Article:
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August 29, 2023

Disallowed GST Refund Claim by Bharti Airtel Ltd. – Union of India vs. Bharti Airtel Ltd.

Disallowed GST Refund Claim by Bharti Airtel Ltd. – Union of India vs. Bharti Airtel Ltd.


This legal case involves Bharti Airtel Ltd. and their claim for a refund of ₹923 crore in Goods and Services Tax (GST). The claim, which was initially granted by the High Court, has been overturned by the Supreme Court.


The case pertains to the period between July 2017 and September 2017. Bharti Airtel faced challenges with the online GST Portal while filing GSTR Form 3B. During this period, Bharti Airtel alleges that they overpaid ₹923 crore as GST due to issues with the online portal and is seeking a refund for the excess amount.

Case Facts:

Bharti Airtel contends that technical glitches in the online GST Portal hindered their ability to file returns for the mentioned period. The primary problem was encountered while filing GSTR Form 3B due to multiple disruptions in the online GST Portal. As a result of these difficulties, Bharti Airtel ended up making an extra payment of ₹923 crore and is now requesting a refund for this overpaid amount.

Key Issue:

The central issue is whether rectification of errors in filing returns is permissible at the initial stages.


It is argued that the registered taxpayer is not denied the chance to rectify omissions or incorrect details, which can be done during the monthly or quarterly returns. The Input Tax Credit (ITC) is not denied but is rather postponed, remaining in the electronic credit ledger.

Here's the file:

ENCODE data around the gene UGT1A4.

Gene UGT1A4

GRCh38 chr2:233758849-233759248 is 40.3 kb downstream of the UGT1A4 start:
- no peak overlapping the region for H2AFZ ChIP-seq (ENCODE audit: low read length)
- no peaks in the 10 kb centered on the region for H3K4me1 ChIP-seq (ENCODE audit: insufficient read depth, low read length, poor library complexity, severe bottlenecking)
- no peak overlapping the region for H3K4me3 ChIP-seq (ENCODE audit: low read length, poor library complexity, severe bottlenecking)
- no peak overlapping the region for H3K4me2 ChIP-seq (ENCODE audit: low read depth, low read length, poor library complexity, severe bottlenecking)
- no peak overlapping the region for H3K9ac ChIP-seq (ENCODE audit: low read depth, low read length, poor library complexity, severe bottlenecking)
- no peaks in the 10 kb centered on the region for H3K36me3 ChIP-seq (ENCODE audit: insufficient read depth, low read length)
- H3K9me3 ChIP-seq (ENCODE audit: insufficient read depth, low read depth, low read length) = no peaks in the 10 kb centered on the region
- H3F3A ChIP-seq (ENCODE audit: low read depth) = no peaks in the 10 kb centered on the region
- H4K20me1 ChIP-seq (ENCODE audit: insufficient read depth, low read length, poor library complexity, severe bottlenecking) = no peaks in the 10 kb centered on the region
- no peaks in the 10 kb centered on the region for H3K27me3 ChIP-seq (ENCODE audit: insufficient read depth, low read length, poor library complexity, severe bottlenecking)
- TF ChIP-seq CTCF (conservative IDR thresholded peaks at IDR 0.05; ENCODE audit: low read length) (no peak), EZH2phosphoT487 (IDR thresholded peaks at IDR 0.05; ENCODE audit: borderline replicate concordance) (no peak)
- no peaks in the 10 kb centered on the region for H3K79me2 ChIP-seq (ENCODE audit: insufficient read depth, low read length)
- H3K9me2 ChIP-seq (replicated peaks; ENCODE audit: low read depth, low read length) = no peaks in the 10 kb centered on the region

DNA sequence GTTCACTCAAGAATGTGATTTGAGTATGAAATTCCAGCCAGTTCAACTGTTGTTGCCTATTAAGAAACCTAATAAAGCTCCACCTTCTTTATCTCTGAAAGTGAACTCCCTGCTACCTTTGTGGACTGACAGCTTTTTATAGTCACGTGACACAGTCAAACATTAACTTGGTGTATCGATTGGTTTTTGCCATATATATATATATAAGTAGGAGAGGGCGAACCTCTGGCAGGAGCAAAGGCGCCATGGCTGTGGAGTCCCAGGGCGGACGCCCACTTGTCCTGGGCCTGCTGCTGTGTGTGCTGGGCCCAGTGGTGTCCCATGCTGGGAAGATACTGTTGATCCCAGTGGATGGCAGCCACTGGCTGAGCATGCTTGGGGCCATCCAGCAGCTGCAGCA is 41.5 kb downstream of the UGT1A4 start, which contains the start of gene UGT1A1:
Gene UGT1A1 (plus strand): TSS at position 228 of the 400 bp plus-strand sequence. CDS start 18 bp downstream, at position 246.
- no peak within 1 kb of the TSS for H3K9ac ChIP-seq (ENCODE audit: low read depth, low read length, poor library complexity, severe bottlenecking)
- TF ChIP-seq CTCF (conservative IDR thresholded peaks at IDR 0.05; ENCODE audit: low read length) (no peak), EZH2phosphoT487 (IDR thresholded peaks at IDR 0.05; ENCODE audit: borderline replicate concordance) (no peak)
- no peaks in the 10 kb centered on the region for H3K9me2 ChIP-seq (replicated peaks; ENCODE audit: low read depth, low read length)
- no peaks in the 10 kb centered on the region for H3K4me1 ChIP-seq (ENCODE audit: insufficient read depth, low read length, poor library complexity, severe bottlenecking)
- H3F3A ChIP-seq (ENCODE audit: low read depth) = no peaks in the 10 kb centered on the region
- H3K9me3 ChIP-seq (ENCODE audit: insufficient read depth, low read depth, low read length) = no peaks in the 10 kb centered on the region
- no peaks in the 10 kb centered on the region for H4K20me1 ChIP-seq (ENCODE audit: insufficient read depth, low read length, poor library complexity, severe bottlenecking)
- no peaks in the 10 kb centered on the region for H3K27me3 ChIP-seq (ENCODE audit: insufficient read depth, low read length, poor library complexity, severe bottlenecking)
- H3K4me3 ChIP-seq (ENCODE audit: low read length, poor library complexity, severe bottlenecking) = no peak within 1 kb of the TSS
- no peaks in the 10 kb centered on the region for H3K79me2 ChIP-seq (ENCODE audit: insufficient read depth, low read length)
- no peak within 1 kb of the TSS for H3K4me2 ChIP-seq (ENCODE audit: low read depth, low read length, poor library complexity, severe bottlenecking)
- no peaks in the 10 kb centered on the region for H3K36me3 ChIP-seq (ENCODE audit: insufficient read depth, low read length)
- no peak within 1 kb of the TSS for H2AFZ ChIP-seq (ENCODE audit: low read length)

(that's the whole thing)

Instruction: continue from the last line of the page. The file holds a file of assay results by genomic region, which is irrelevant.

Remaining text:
Section 39(9) along with Rule 61 provide an explicit mechanism, indicating that the High Court should not have assumed that Bharti Airtel must rectify returns in Form GSTR3B to utilize the input tax credit. Allowing such rectifications in the current system would lead to cascading effects, creating chaos and potentially disrupting tax administration.

The process of matching and correction is automated through mechanisms specified in Sections 37 and 38, leading to the generation of Form GSTR3 for return purposes. After submission, any alterations would have cascading consequences. The law allows rectification of errors and omissions solely at the initial stages of Form GSTR1 and GSTR3 in a specific manner.

Observation and Judgment:

The challenge to the circular dated December 29, 2017, is deemed unsubstantiated. The circular’s paragraph 4 aligns with the provisions of the Act. The High Court need not have interpreted paragraph 4 differently.

The High Court’s direction, in the form of a writ of mandamus, to Bharti Airtel to rectify Form GSTR3B for the July to September 2017 period, despite strict statutory requirements, is deemed unsustainable.

The High Court’s ruling pertains only to the interpretation of the December 29, 2017 circular. The Union of India’s appeal is accepted, and the High Court’s judgment and order are dismissed without any cost implications.


Taxpayers have the capability to maintain their records both manually and electronically. The online portal is an additional convenience, serving as a backup. The taxpayer’s primary records remain with them, and any issues with the online portal should prompt a return to traditional methods of record-keeping. The presence of online portal glitches does not render the taxpayer helpless; they possess the means to overcome such challenges.

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